Financial Markets

Finance » Market

In the ordinary sense, a market is a place where buyers and sellers come together to transact good and services. In financial sense, it is a place where financial instruments like commercial bills, commercial papers, treasury bills etc are traded for short-term and long-term in order to meet the financial requirements of the users and the investors of funds. Financial markets play an important role when we talk about developing economies. It comprises of various financial sub-markets and institutions like primary market, secondary market, banks, financial institutions, non-banking financial intermediaries, insurance sector, pension sector, stock market, mutual funds, asset management companies and many more. It is one of the oldest and fastest growing market in the Indian economy. A financial market is broadly classified into money market and capital market. However, there are other types of markets which also form an integral part of the financial market of an economy. Let me inform about the different types of markets in detail.

  • Capital Market
    Capital market is the market where long-term funds are traded. It refers to all the facilities and the institutional arrangements for borrowings and lending term funds. It does not deal in capital goods, but is concerned with the raising of money capital. Indian capital market has grown rapidly during the last few years. Many factors have contributed towards the growth of the capital market. It has played an important role in India's industrial growth. A capital market is composed of those who demand funds, i.e., borrowers and those who supply funds, i.e., lenders. An ideal capital market will provide capital at a reasonable rate of return for any business or industrial firm. The consistent expansion of the corporate enterprises since 1951 has called for a development of the capital market in India. Mutual Funds
  • Money Market
    Money market is the market where short-term funds are traded. In simple terms it means that all the financial assets or instruments which can be easily converted into money are traded in this market. The short-term money requirement of the borrowers can be easily met with the funds provided by the money market. It is classified into organized sectors which includes indigenous bankers, moneylenders and chit funds; Organized sector which includes RBI, public sector banks, private sector banks, foreign banks, Indian banks, developmental banks and other financial institutions like LIC, IFC, UTI and IDBI The financial transaction of the country are cleared with the help of money market instruments. Hence, they play a vital role for strengthening the financial position of the economy.
  • Commodity Market
    A commodity market is a market where primary products are bought and sold under legal contracts. The primary products that are traded here can be a part of the FMCG sector, metal sector and energy sector etc. The instruments under this market are exchanged by using certain techniques like spot trading, future contracts, forward contracts, hedging of funds etc. The exchange can be a physical exchange of commodities or it can be done through derivatives trading. Investors who wish to diversify their portfolio must include commodities as a part of their investment. The commodity market in India has opened doors for the retail investors to compete in the economy. It can become a separate class of investment just like shares and mutual funds for the market-savvy investors.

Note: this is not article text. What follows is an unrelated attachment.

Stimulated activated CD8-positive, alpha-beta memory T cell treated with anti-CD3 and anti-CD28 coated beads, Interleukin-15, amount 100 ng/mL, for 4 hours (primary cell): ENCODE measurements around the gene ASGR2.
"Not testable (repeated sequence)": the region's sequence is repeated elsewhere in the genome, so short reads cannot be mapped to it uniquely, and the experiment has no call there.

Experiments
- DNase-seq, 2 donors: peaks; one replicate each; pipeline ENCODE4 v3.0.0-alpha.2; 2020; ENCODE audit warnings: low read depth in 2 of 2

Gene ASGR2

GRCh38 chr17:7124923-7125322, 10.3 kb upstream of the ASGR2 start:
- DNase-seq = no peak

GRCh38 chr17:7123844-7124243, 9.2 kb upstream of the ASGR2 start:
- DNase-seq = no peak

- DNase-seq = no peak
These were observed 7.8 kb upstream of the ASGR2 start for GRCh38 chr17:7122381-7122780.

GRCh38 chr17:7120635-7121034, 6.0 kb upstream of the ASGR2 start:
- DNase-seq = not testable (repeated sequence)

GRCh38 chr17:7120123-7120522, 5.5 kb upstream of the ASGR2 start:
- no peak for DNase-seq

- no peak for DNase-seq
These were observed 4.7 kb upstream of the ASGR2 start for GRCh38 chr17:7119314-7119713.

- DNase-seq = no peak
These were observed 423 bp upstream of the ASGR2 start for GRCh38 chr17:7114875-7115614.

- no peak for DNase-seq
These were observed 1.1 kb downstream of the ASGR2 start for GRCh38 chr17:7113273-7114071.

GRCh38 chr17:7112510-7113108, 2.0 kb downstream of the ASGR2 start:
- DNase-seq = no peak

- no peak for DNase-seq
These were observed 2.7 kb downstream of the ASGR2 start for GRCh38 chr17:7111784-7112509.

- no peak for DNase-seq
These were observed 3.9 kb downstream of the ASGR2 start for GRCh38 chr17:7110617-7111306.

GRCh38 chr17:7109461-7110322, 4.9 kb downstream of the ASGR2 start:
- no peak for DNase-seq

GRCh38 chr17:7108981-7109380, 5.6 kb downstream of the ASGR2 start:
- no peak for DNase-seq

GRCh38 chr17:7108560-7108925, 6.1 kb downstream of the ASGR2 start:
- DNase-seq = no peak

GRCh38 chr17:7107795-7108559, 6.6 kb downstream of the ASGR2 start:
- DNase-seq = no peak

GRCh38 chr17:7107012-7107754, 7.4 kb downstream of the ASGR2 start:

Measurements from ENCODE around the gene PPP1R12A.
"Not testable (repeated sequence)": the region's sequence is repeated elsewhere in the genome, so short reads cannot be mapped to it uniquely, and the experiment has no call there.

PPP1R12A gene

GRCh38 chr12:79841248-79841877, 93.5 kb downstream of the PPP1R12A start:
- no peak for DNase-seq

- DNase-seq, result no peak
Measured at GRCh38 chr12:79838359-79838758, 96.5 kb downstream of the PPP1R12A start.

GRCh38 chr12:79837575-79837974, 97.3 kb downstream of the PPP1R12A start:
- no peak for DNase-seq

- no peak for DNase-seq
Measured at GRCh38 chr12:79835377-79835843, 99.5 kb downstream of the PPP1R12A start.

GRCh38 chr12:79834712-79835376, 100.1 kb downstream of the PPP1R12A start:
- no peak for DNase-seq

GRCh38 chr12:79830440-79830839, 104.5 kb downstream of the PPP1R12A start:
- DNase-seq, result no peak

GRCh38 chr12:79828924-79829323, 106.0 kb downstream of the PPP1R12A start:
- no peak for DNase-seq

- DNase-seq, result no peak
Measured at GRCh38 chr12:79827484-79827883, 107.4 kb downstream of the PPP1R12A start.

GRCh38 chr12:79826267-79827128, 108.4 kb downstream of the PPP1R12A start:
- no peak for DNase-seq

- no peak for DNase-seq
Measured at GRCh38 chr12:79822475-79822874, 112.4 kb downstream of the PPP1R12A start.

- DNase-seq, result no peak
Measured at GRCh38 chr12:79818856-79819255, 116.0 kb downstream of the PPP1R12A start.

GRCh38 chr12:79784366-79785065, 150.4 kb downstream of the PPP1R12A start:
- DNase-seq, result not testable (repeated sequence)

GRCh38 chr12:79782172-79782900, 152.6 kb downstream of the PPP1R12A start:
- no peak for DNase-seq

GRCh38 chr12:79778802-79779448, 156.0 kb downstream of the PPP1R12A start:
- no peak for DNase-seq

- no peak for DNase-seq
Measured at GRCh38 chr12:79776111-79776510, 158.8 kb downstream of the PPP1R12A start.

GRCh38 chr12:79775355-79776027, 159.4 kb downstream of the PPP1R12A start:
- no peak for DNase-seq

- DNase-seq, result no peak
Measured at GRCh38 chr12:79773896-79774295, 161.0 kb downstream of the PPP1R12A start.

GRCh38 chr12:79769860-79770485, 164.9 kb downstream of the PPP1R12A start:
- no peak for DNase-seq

• Derivatives Market
    A derivative market is a market where derivatives are exchanged or traded. In simple terms, a derivative is a type of security whose market price is determined with the help of the assets associated with the financial instrument. The value of the derivatives fluctuates with the fluctuation in the assets. The assets associated with the derivatives are mostly shares, bonds, commodities, currencies etc. A contract is formed between two or more parties under the derivative market. It can be classified as Credit Derivatives, Future Contracts, Options, Swaps and Forward Contracts. The two broad classification of derivatives market is the over-the-counter market and exchange traded market. It plays an important role for managing the risk associated with the financial and non-financial institutes.
  • Foreign Exchange Market
    A foreign exchange market is also known as forex market, currency market or FX market. It is a global market wherein currencies of various countries are traded. This market determines the conversion rate of the currencies. The forex market is considered to be the largest financial market in the world. According to the statistical information, a forex market records a daily transaction of trillions of dollars worth of currencies on an average. The foreign exchange market started operating in the year 1978 in India. It is the most liquid market in the world because the instrument used for trading is currency. The traders of such a market include central banks, financial institutions, institutional investors and currency speculators.
  • Insurance Market
    An insurance market is a market where insurance policies are bought and sold. The insurance policy is bought by individuals to provide a cover for contingent risks. The product traded in this market is insurance policy. The buyers include individual buyers and group buyers. Insurance is an important part of the financial market of an economy.

A financial market helps in raising capital and managing the monetary risks of an economy. The global financial transactions of a nation can be easily cleared because of the existence of financial markets. These markets have also encouraged and developed international trade over the years. It has greatly contributed in bringing the economies close together and reducing the trade barriers across the globe.